Crowdsourcing initiatives have become increasing popular across a range of academic disciplines in recent years. Much has been made of the potential for such projects, in particular those classed as ‘citizen science’, to enable public participation in research (EOF 2012). Often this involves mobilizing large numbers of people to undertake tasks which computers cannot yet do effectively (such as pattern recognition or reading handwriting) on a scale which research institutions will not fund by employing professionals. However, it has also been noted that some crowdsourcing initiatives increase notions of agency and ownership, as well as facilitating new opportunities for knowledge exchange across communities (Terras, 2010; Wiggins and Crowston 2011; Dunn and Hedges 2012). These initiatives have a focus on peer-production or co-curation and makes research data openly available.
This session introduces the Oxford Community Collection Model (http://projects.oucs.ox.ac.uk/runcoco/), a method of crowdsourcing that blends online and offline activities that engages the public in building datasets of memories and objects (transformed into digital surrogates and made available online) relating to particular historical events or experiences (Lindsay and Lee, 2009). This method of co-production has implications for the nature of knowledge and, hence, for learning:
“When information – the basis of knowledge – changes, the knowledge of a field also changes”. (Siemens 2006:6).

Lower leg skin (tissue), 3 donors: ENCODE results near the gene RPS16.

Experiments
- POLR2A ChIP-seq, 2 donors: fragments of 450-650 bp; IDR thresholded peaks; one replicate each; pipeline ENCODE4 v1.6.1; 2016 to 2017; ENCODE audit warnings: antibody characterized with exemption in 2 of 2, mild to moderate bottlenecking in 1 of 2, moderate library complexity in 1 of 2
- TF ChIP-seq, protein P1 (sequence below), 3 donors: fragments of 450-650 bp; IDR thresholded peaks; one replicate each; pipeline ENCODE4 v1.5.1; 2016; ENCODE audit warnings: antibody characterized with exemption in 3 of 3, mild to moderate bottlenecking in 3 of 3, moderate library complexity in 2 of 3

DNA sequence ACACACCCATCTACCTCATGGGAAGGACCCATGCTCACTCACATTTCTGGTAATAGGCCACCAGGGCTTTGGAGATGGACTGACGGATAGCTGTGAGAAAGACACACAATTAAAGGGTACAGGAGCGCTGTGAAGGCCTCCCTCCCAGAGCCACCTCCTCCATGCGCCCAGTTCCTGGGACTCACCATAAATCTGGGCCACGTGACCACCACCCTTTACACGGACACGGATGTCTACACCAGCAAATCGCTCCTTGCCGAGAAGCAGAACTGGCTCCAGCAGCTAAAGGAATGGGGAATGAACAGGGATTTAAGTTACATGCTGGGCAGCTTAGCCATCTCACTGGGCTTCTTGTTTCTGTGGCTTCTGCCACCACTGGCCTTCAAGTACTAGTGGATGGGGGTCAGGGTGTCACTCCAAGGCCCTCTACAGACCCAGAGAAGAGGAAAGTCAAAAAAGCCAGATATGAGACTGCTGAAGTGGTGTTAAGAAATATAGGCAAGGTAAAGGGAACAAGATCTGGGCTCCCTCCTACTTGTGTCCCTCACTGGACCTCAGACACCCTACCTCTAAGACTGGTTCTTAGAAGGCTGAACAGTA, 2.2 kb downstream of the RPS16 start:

In the sharing of memories and objects, the contributor and traditional subject expert have to work together to connect the established facts and personal accounts to form new knowledge, each learn from the other. The role of ‘expert’ is blurred and they are placed in a relationship of mutual dependency.
This session explores the transformational opportunities for learning that can arise around the building and use of crowdsourced community collections. Drawing on examples, it will look at informal learning in the transactions between contributor and expert in the development of the collections themselves, and how the digital collections have been reused in formal learning scenarios in the classroom, and informally in community-based projects. The session will include triggers for audience discussion and ask delegates to participate in activities to explore the types of learning that can be experienced by the contributor and collection user.
References (accessed 8th June 2015)
Dunn S. and Hedges M. (2012) Crowd-Sourcing Scoping Study: Engaging the Crowd with Humanities Research, AHRC Report. http://www.ahrc.ac.uk/Funding-Opportunities/Research-funding/Connected-Communities/Scoping-studies-and-reviews/Documents/Crowd%20Sourcing%20in%20the%20Humanities.pdf
Lee, S. and Lindsay, K. (2009) If You Build It, They Will Scan: Oxford University’s Exploration of Community Collections. ‘Educause Quarterly’. Volume 32:2.
Siemens, G. (2006). Learning in Synch with Life: New Models, New Processes Google 2006 Training Summit http://www.elearnspace.org/Articles/google_whitepaper.pdf
Stephenson, K. (1998) What Knowledge Tears Apart, Networks Make Whole. Internal Communication Focus, 36. http://www.drkaren.us/pdfs/icf.pdf
Terras, M. (2010) Digital Curiosities: Resource Creation Via Amateur Digitisation. Literary and Linguistic Computing 25 (4): 425-438
UK Environmental Observation Framework (2012)
Wiggins, A. and Crowston, K. 2011: From Conservation to Crowdsourcing: A Typology of Citizen Science. System Sciences (HICSS), 2011 44th Hawaii International Conference. http://ieeexplore.ieee.org/xpl/articleDetails.jsp?arnumber=5718708